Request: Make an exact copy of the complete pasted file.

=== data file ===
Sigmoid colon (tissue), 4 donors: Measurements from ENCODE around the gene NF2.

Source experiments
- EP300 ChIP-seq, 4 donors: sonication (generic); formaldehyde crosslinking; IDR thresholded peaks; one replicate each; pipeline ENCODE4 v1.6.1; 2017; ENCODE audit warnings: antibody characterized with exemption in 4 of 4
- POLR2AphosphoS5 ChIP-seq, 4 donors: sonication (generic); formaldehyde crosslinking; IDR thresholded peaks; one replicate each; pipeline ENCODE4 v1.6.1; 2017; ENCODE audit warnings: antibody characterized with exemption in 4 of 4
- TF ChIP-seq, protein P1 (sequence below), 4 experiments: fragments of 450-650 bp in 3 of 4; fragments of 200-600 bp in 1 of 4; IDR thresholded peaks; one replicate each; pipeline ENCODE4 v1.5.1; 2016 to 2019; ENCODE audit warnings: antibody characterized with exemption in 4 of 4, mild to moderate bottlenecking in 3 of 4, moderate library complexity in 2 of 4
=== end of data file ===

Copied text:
Sigmoid colon (tissue), 4 donors: Measurements from ENCODE around the gene NF2.

Source experiments
- EP300 ChIP-seq, 4 donors: sonication (generic); formaldehyde crosslinking; IDR thresholded peaks; one replicate each; pipeline ENCODE4 v1.6.1; 2017; ENCODE audit warnings: antibody characterized with exemption in 4 of 4
- POLR2AphosphoS5 ChIP-seq, 4 donors: sonication (generic); formaldehyde crosslinking; IDR thresholded peaks; one replicate each; pipeline ENCODE4 v1.6.1; 2017; ENCODE audit warnings: antibody characterized with exemption in 4 of 4
- TF ChIP-seq, protein P1 (sequence below), 4 experiments: fragments of 450-650 bp in 3 of 4; fragments of 200-600 bp in 1 of 4; IDR thresholded peaks; one replicate each; pipeline ENCODE4 v1.5.1; 2016 to 2019; ENCODE audit warnings: antibody characterized with exemption in 4 of 4, mild to moderate bottlenecking in 3 of 4, moderate library complexity in 2 of 4